11. Nothing is more important in a marriage than the relationship between husband and wife.
“When other things become more important, such as careers, children, and personal pursuits, trouble sets in. Make the relationship your top priority. When you do, the marriage flourishes.” — Cathy Meyer, CPC, MCC
12. Are you creating more pleasurable interactions in your marriage or are you making it painful or unpleasant for your spouse?
“If your spouse treats you with kindness, gentleness, patience and self-control, it’s easy for you to respond kindly. If you are treated badly, with anger, impatience, etc., it’s difficult to be nice in return. Focus on how you can be a blessing to your spouse and, in turn, you will be blessed and so will your marriage.” — Mack Har
13. Never begin a sentence with the word “you.”
“Instead start with the word “I” and then share your feelings instead of your thoughts. This is not as easy as it sounds because we all disguise a lot of thoughts as feelings, as in “I feel like you are avoiding me.” Genuine feelings are sad, angry, happy, lonely, frustrated, etc… and sharing your core feelings creates better communication, and more connection and compassion.” — Veronica Monet, ACS, CAM
14. Change your focus.
“Shift your perspective to one of learning to appreciate your partner.” — Michelle Poll, CPC, MA
15. Let go of criticism and blame.
“Focus on what there is to appreciate about your mate, then honestly and spontaneously express your specific appreciation to them. It’s also good to do this for yourself.” — Judith Joyce, Life Coach
16. Never lose the fine art of dating.
“Setting aside a romantic evening on a regular basis can rekindle the magic of a long-term relationship. It doesn’t have to be fancy, just special time for the two of you to remember how and why you first fell in love.” — John Sovec, LMFT
17. Have regular times, even if it’s just for 15 minutes, to check in on your relationship and what you appreciate about each other.
“No talk about kids, schedules, etc. allowed.” — Mary Kay Aide, MS
18. Love your marriage by first taking care of yourself.
“So many of my patients say the reason their marriage fell apart is that they became depressed and disinterested in their partner. If you keep working on you, your marriage will stay fresh and vital. Start today by adding a new wedding vow to your list: Promise to take care of yourself so you will continue to age with grace and confidence by your partner’s side.” — Mary Jo Rapini, LPC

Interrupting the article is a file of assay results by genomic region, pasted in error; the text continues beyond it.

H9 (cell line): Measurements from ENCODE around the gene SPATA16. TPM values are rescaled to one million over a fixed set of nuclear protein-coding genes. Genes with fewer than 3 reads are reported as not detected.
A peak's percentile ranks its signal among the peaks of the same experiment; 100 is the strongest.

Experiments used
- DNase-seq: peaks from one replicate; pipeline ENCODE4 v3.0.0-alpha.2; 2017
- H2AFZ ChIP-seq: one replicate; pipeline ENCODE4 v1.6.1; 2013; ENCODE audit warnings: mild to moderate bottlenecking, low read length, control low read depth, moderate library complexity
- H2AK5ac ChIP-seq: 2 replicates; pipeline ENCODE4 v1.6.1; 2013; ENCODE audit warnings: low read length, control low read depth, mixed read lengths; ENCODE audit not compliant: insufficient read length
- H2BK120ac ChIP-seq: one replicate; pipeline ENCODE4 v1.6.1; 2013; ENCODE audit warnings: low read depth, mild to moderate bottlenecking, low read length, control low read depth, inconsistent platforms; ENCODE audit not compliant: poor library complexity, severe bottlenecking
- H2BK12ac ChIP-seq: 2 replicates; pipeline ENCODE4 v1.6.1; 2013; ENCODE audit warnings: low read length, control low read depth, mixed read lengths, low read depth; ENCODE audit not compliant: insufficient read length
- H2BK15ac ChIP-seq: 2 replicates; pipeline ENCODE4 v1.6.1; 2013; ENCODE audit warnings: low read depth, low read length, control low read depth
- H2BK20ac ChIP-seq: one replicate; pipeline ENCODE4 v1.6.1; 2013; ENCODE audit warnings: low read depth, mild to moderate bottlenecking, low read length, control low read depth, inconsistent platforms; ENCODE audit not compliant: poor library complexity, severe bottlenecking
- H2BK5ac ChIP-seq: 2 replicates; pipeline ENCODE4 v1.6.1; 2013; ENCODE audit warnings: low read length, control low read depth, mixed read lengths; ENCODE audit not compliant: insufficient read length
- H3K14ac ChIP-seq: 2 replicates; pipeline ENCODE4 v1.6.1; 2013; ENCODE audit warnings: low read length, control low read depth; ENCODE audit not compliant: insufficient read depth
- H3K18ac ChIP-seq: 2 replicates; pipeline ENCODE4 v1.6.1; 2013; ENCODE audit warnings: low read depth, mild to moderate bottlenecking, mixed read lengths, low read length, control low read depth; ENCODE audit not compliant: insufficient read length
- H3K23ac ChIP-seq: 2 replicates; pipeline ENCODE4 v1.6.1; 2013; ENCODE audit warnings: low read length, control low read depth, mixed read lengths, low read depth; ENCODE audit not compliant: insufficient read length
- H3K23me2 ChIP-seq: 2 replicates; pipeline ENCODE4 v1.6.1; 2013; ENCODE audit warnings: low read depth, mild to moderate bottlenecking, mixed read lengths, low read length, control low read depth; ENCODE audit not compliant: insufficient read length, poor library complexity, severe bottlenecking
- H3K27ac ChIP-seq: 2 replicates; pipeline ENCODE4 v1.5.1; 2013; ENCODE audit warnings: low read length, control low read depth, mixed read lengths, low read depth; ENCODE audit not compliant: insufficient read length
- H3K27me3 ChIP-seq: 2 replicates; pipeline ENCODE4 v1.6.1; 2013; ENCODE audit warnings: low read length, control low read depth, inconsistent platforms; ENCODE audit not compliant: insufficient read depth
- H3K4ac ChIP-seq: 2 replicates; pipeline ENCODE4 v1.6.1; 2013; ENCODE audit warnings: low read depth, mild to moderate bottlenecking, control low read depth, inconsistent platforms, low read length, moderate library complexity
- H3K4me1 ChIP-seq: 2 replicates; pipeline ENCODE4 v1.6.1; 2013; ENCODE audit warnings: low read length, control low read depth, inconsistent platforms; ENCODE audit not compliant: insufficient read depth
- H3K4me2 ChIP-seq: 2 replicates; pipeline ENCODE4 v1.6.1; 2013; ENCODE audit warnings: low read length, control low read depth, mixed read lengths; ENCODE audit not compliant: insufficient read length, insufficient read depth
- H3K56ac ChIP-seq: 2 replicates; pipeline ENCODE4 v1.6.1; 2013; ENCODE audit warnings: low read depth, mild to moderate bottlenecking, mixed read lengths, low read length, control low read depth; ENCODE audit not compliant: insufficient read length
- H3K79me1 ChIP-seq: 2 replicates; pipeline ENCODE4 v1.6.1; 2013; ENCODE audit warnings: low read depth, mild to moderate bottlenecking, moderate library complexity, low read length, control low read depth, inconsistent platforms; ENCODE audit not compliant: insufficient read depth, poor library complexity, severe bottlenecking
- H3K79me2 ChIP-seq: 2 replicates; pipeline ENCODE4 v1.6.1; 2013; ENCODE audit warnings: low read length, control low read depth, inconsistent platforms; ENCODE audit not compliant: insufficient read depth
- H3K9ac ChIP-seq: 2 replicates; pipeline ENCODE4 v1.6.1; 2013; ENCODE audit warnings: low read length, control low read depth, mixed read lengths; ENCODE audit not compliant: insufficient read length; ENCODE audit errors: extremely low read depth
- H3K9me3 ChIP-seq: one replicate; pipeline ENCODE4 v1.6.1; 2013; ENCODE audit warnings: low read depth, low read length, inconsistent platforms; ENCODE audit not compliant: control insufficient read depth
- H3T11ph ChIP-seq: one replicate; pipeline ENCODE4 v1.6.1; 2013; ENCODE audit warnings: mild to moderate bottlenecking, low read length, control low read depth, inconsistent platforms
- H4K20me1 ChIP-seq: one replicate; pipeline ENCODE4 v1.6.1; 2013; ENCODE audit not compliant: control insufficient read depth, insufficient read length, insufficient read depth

19. Recognize that your husband or wife is mirroring back to you who you are.
“So take whatever you’re upset with him/her about and use it to help yourself look squarely at what you need to do in order to grow and evolve. The relationship will thrive!” — Ilene Dillon, LCSW, LMFT
20. Take time to have some fun together every day.
“With today’s hectic schedules, it’s easy to find your marriage at the bottom of the priority list. Take a walk and hold hands (nature calms), couple-cook (food fight!), exercise together (tennis or dancing maybe?) or just collect a ‘daily joke’ to share. It doesn’t have to be expensive, but if you make the commitment and effort to laugh together as often as possible, it can sweeten your connection and cement your relationship for life.” — Melodie Tucker, CPC
21. Before you get mad or assign blame, take a breath and ask your partner for his or her perspective.
“For instance, it’s your spouse’s job to walk the dog in the morning, but you discover dog poop on the kitchen floor and cleaning it up makes you late for work. Instead of immediately placing blame, saying something like, ‘I’m puzzled about what happened with Spot this morning,’ is a gentle way to start a conversation.” — Jean Fitzpatrick. L.P
22. Make a list of three of the happiest moments in your marriage.
“Spend a few minutes each day briefly reliving those moments in your mind. The results will amaze you.” —Lucia, Dating Coach
23. You can change your relationship for the better by increasing the use of the following statements:
“”I love you’, ‘I’m here for you’, “I ;understand’, ‘I’m sorry’, ‘Thank you’, ‘I really appreciate all that you do’, ‘It’s so nice to see you’, ‘That was quite an accomplishment!'” — Gina Spielman